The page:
Earl Temple

From Wikipedia, the free encyclopedia
Jump to: navigation, search

The baronetcy of Temple of Stowe, in the Baronetage of England was created 24 September 1611 for Thomas Temple, eldest son of John Temple of Stowe, Buckinghamshire. His great-grandson Sir Richard, 4th Baronet, was created Baron Cobham 19 October 1714, and Viscount Cobham and Baron Cobham 23 May 1718, the latter with a special remainder, failing his male issue (of which he had none) to his sisters and their heirs male. On his death 13 September 1749 the barony of 1714 became extinct, the viscountcy and barony of 1718 passed to his elder sister, and the baronetcy passed to his second cousin once removed William Temple, of Nash House, who became 5th Baronet. On the death of Sir William's nephew Sir Richard, 7th Baronet, on the 15 November 1786, the baronetcy became dormant.

The Earldom of Temple was created in the Peerage of Great Britain, 18 October 1749 for Hester, 2nd Viscountess Cobham and elder sister of Richard, 1st Viscount Cobham, abovementioned. She had been married in 1710 to Richard Grenville, of Wotton, Buckinghamshire, and at her death 6 October 1762 she was succeeded by her eldest son Richard, who became 2nd Earl Temple. His nephew George, 3rd Earl Temple (son of his younger brother George Grenville, who served as Prime Minister) was created Marquess of Buckingham, 4 December 1784. His son Richard, 2nd Marquess of Buckingham and 4th Earl Temple, was created Duke of Buckingham and Chandos and Earl Temple of Stowe in the Peerage of the United Kingdom 4 February 1822, the latter title with a special remainder to allow female descendants to succeed. On the death of the 3rd Duke of Buckingham and Chandos 26 March 1889, the Dukedom and Marquessate became extinct, as did the Earldom of 1749. The Earldom of 1822 passed to his nephew William Gore-Langton, son of his sister Lady Anna, and the Viscountcy of Cobham to his fourth cousin once removed, the 5th Lord Lyttelton and Westcote, a great-great-grandson of the younger sister of the 1st Viscount. Both these titles remain extant.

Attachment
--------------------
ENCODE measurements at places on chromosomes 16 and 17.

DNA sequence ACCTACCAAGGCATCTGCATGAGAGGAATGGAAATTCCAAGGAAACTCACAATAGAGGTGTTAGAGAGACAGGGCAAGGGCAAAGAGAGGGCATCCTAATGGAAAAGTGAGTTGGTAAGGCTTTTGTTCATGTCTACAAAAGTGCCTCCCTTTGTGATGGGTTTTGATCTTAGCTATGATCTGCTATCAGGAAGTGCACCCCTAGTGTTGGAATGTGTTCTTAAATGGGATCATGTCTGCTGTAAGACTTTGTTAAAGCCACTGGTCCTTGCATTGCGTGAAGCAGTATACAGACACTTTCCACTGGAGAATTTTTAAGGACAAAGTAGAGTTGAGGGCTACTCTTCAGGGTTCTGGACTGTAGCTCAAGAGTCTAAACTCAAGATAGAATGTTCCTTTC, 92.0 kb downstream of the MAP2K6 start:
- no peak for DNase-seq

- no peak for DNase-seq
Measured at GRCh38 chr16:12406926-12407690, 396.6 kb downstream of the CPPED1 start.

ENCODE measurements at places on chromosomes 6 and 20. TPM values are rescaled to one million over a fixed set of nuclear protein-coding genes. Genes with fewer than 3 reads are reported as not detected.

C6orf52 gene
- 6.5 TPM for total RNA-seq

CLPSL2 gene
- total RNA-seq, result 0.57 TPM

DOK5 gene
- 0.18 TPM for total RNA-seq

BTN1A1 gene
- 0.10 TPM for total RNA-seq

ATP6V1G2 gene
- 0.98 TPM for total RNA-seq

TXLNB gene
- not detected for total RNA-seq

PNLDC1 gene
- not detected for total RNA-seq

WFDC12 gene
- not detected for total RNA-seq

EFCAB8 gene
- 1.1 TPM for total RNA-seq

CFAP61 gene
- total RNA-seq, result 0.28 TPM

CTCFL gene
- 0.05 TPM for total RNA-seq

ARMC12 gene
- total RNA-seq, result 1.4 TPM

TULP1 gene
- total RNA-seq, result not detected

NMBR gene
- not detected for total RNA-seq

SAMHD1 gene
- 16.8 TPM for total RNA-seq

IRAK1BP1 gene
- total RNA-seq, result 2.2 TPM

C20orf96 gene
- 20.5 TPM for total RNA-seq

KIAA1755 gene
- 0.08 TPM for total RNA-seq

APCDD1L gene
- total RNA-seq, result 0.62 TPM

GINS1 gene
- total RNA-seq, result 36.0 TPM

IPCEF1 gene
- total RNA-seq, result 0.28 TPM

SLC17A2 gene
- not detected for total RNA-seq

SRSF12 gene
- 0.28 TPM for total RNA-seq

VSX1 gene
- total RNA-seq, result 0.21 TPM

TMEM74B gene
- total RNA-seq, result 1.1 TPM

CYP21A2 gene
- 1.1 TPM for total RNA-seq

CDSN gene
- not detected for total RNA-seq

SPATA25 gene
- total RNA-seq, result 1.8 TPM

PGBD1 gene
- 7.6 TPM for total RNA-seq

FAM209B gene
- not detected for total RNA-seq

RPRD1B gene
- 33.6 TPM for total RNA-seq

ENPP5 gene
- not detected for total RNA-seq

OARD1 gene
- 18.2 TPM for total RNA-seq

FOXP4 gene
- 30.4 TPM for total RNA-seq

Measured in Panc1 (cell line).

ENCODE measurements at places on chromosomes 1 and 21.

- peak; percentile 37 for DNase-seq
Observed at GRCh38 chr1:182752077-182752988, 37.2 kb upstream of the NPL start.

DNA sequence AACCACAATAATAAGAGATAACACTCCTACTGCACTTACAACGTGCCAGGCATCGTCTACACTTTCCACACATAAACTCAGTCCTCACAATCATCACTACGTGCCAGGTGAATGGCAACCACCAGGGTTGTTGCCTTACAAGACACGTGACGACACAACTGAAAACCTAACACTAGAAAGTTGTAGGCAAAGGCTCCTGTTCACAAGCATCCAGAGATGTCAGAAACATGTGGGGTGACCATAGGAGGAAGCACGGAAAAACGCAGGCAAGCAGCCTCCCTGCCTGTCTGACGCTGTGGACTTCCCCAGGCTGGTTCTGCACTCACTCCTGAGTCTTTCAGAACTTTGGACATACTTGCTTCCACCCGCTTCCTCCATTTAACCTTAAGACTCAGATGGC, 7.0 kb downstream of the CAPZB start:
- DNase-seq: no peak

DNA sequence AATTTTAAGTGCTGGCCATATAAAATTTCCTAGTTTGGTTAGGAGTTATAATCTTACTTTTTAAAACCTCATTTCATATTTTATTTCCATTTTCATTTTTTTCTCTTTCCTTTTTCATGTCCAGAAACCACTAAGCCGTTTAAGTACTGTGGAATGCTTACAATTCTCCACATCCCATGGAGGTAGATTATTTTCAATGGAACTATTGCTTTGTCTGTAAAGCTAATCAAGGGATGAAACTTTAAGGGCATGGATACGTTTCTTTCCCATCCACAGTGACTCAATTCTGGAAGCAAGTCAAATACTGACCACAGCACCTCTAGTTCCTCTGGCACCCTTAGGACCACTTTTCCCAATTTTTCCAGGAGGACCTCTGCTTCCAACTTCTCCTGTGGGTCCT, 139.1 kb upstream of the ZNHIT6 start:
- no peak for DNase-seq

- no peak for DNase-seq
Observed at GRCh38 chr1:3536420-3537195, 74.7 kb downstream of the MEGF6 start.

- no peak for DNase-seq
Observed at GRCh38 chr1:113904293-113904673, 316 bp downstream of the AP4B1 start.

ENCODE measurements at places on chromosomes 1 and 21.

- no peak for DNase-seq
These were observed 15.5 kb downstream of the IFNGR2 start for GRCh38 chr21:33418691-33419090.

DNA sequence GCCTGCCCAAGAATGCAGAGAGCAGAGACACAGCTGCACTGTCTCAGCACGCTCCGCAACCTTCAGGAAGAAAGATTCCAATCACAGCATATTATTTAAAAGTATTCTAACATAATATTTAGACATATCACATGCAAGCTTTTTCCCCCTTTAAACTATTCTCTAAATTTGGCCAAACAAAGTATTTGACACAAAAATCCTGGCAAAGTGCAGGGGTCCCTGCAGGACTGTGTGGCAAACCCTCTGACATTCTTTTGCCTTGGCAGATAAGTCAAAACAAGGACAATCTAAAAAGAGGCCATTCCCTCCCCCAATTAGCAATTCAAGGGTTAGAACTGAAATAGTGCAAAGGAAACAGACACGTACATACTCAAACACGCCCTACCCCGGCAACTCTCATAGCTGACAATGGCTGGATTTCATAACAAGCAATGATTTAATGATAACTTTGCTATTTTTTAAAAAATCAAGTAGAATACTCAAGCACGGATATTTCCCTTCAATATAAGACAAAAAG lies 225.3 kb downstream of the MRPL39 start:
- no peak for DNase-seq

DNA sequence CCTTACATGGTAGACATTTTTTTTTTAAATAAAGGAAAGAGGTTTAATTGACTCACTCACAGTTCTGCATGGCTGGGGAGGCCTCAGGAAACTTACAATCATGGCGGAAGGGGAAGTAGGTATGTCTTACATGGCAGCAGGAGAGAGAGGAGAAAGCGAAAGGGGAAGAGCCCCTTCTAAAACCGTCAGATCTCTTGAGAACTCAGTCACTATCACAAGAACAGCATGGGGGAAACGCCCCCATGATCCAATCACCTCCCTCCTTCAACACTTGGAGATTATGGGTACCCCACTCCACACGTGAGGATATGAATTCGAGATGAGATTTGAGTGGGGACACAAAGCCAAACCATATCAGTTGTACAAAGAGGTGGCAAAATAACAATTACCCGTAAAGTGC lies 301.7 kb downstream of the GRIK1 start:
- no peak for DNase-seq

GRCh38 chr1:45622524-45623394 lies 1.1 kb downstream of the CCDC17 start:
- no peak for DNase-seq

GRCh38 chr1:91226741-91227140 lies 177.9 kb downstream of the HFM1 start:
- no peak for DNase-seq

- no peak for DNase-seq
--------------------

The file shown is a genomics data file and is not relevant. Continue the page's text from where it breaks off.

Baronets, of Stowe (1611)[edit]

Earls Temple (1749)[edit]

Earls Temple of Stowe (1822)[edit]

References[edit]